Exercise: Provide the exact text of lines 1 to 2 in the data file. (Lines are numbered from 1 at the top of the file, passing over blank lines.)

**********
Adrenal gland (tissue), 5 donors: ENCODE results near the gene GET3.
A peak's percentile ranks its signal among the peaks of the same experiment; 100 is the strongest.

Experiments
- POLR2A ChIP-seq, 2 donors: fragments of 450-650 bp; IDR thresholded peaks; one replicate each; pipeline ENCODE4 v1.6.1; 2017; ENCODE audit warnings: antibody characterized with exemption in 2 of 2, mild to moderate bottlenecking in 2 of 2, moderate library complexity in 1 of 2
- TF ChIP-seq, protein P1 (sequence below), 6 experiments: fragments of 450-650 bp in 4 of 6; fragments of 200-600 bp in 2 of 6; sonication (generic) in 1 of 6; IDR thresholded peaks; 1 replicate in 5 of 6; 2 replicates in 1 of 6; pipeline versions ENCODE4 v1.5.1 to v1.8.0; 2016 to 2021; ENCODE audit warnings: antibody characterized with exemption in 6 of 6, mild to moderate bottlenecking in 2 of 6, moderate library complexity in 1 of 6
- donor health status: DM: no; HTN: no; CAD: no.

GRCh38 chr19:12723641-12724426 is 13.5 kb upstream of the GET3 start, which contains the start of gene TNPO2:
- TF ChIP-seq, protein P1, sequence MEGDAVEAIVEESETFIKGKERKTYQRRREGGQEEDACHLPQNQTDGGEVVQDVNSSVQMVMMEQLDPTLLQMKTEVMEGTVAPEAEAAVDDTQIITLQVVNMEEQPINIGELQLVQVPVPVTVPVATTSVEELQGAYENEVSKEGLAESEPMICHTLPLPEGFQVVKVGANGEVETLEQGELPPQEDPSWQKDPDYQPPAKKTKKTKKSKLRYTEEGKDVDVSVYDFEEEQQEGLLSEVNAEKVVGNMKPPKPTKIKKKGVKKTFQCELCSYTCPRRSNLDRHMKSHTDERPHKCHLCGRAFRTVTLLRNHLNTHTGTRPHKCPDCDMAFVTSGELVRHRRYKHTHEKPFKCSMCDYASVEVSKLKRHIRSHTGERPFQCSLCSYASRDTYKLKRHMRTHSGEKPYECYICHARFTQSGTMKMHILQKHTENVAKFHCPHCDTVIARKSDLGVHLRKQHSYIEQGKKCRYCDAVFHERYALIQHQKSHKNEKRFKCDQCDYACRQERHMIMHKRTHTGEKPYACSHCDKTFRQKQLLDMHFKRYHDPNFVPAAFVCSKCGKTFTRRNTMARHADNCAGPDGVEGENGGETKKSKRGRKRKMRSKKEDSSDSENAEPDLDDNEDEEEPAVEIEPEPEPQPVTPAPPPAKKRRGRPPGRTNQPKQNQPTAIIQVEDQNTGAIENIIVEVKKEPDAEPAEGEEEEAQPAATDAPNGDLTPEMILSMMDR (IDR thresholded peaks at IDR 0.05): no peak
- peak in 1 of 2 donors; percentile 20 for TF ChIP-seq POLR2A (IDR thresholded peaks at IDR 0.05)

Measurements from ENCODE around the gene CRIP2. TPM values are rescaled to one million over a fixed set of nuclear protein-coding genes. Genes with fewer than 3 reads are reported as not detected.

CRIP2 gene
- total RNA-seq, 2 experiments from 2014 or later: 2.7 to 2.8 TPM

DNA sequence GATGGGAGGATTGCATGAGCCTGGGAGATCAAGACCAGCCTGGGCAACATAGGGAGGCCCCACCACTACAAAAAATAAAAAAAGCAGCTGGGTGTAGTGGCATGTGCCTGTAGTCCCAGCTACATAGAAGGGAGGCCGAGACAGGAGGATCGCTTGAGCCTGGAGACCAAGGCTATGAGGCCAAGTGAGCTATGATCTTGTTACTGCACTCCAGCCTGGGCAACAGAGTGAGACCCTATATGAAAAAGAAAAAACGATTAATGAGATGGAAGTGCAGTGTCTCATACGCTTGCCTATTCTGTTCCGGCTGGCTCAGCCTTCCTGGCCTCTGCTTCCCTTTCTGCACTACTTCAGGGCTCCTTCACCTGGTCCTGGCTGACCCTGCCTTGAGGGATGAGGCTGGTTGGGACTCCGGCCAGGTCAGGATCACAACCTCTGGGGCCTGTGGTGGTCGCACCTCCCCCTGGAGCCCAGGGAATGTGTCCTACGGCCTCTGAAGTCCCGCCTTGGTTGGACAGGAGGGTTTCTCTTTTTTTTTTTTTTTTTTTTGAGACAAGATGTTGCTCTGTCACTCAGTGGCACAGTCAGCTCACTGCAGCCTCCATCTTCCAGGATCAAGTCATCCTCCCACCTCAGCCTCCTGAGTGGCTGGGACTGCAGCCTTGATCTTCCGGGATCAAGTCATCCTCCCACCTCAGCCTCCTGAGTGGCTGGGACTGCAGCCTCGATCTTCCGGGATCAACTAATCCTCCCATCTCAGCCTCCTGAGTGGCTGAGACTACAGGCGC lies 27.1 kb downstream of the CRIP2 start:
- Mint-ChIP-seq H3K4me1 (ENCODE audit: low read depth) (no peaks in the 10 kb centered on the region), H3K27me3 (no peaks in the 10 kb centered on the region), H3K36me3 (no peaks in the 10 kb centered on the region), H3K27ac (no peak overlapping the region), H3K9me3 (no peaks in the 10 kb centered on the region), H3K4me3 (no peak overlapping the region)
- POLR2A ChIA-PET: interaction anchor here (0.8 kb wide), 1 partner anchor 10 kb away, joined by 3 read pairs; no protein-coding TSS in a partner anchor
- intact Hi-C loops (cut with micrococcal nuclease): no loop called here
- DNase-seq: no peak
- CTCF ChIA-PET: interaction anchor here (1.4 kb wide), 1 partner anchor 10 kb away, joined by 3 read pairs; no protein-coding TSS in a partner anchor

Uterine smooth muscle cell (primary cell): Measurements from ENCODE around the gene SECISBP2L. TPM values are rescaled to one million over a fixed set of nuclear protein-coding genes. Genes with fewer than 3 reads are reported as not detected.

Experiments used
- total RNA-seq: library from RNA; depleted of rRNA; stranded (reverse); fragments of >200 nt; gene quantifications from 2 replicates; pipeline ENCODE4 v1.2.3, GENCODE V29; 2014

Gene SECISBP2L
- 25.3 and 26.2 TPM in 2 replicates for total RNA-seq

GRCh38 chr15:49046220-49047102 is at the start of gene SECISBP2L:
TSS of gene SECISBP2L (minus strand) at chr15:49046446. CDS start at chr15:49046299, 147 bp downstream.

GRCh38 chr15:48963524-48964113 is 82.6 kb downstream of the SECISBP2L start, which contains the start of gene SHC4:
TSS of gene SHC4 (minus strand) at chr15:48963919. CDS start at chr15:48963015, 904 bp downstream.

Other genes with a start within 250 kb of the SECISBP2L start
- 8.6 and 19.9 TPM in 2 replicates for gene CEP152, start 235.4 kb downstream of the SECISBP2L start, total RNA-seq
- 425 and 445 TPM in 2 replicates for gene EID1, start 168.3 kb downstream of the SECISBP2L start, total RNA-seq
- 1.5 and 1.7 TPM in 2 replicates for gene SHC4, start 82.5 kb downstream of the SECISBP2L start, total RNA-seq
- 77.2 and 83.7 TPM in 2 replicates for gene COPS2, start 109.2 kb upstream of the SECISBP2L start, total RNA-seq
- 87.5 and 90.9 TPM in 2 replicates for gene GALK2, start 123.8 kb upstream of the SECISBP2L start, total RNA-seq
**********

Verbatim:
Adrenal gland (tissue), 5 donors: ENCODE results near the gene GET3.
A peak's percentile ranks its signal among the peaks of the same experiment; 100 is the strongest.